“Lily” (Part eleven)



The pastor disappeared behind the chancel area. The congregation looked wide-eyed and nervously at each other. Some sprinted towards the woman’s scream. Other people knelt behind their pews.

Finally the pastor appeared at the lectern. “Beulah, I don’t know exactly how to say this, but our beloved Fred Aims has apparently had a heart attack and died. Our elders have called for an ambulance. Two of our members are EMTs  and they are with Mrs. Ellen and Beth now. I know this is awkward, but please try to remain calm. As soon as we know something definitive, we will put that information out. For now, however, let us join in prayer for the Aims family.”

Lily tried to focus on the pastor’s public prayer but she could not silence her own thoughts.

“In Jesus’s name, Amen,” the pastor concluded, but Lily had lost sense of time and place. How could she go to Mrs. Ellen? They’d never even met. How could she express her condolences to her, or especially to Beth?

Lily admitted to herself that her sadness had an element of selfishness. She felt Fred was her only friend in church, and Beth was his daughter. Beth! Who would replace Fred in leadership at Covenant? Beth is so unlike her father.

“Miss Lily, are you okay?” It was Donald. His soft white hand touched Lily’s left elbow, and his voice coated her nervous mind.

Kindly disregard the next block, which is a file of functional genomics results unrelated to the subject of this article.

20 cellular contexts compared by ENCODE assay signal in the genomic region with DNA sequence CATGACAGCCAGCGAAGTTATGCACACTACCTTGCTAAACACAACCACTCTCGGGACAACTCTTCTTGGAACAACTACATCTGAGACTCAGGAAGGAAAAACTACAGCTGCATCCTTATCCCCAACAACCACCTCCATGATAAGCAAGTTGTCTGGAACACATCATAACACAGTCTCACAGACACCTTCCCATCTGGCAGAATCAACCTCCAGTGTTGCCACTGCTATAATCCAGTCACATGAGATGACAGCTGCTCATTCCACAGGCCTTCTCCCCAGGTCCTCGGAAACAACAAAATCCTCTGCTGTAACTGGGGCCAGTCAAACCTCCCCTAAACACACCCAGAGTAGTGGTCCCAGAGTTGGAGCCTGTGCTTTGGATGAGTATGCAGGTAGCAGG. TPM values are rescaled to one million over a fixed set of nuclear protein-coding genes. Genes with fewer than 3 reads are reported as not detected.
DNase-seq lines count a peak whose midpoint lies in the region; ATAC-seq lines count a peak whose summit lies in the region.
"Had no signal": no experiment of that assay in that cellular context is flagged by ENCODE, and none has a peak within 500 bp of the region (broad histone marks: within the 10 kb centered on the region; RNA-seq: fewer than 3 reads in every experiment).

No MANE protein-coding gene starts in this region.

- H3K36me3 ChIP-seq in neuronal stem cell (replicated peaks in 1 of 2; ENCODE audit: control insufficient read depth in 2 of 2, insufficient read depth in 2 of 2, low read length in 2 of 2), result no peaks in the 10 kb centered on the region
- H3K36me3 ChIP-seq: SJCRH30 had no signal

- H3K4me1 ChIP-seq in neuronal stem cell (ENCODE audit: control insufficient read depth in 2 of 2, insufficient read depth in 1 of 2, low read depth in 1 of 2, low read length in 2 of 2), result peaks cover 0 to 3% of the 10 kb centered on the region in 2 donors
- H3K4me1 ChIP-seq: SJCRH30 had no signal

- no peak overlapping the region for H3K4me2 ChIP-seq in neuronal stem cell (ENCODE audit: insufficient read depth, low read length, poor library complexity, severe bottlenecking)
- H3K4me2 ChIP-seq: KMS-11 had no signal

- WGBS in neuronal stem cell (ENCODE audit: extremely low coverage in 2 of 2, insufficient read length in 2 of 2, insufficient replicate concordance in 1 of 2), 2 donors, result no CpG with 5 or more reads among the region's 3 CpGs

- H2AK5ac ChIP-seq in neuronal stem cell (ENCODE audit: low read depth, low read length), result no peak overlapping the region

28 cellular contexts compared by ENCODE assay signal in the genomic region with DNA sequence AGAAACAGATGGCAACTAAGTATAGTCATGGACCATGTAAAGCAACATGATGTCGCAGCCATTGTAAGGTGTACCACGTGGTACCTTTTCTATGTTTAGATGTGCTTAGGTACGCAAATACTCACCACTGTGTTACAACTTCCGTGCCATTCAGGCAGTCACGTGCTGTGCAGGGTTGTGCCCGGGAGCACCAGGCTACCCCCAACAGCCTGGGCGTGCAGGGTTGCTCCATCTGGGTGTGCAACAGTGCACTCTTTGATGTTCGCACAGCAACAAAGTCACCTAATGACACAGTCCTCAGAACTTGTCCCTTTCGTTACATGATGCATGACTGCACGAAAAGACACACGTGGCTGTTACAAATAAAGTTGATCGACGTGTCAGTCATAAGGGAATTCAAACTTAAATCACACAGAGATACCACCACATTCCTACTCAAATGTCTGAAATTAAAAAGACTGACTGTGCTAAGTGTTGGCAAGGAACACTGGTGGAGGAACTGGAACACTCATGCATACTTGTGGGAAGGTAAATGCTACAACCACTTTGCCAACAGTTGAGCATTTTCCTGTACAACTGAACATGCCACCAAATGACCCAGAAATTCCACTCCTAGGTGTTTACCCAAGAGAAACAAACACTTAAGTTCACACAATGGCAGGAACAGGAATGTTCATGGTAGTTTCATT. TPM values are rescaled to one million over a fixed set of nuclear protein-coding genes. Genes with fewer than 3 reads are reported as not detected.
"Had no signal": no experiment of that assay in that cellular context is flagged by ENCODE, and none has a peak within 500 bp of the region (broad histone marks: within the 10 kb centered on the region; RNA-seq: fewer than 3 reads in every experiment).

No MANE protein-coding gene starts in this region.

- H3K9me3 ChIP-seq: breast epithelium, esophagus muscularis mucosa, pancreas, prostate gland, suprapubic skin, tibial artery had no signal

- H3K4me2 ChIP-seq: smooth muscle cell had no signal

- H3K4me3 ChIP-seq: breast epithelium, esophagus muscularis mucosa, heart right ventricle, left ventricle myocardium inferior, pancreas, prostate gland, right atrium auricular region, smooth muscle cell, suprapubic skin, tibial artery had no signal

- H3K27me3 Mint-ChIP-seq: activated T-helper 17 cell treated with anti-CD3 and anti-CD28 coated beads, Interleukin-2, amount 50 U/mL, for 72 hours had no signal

“Oh, Mr. Donald! Yes, I suppose I am,” Lily said, “but I cannot really believe what has happened.”

“But how are you? Are you friends with Mr. Fred Aims?” Lily asked, gathering herself.

“Yes. Fred and I farmed together out off Highway 91 for years. Our farms almost joined property lines except for some pines managed by the power company,” Donald said. “Fred is one of the finest men I know, Miss Lily.”

Confirmation gripped Lily’s soul. She and Donald understood something about Fred, about character, about friendship.

“Fred grew soybeans and peanuts. But I grew cotton and corn most years,” Donald continued.

Lily thought Donald’s fingers were too soft to be a farmer’s hands. She caught the scent of Jergens.

“I have grown sons who now farm it for me,” Donald continued. “But Fred had daughters. I think you know Beth, who went into education. Anyway, the other girls moved off and Fred left off farming when God called him to begin Covenant. I don’t even know what to think about what will happen at the school, Miss Lily.”

Donald at her elbow. That’s almost all Lily could remember of Sunday, after Beth’s scream. Donald at her elbow. His solicitousness. A new friend? Why am I drawn to older people and they to me? I have an old soul, she thought, a middle-aged Holden Caulfield with Beth phonies running the school. And dear Lord, she purports to counsel, with a soul hard as a pine knot?

February’s days lumbered. It was Monday, and Lily peppered herself by way of staccato interrogation: When will you cease pouting? Why repeat ‘Fred is gone’? So what if Beth becomes headmistress? Does God revoke his promises? Did God call you to Covenant?


 When Lily entered the teachers’ lounge to make copies Monday at 6:45 A.M. that was the day’s first greeting.

(To be continued)









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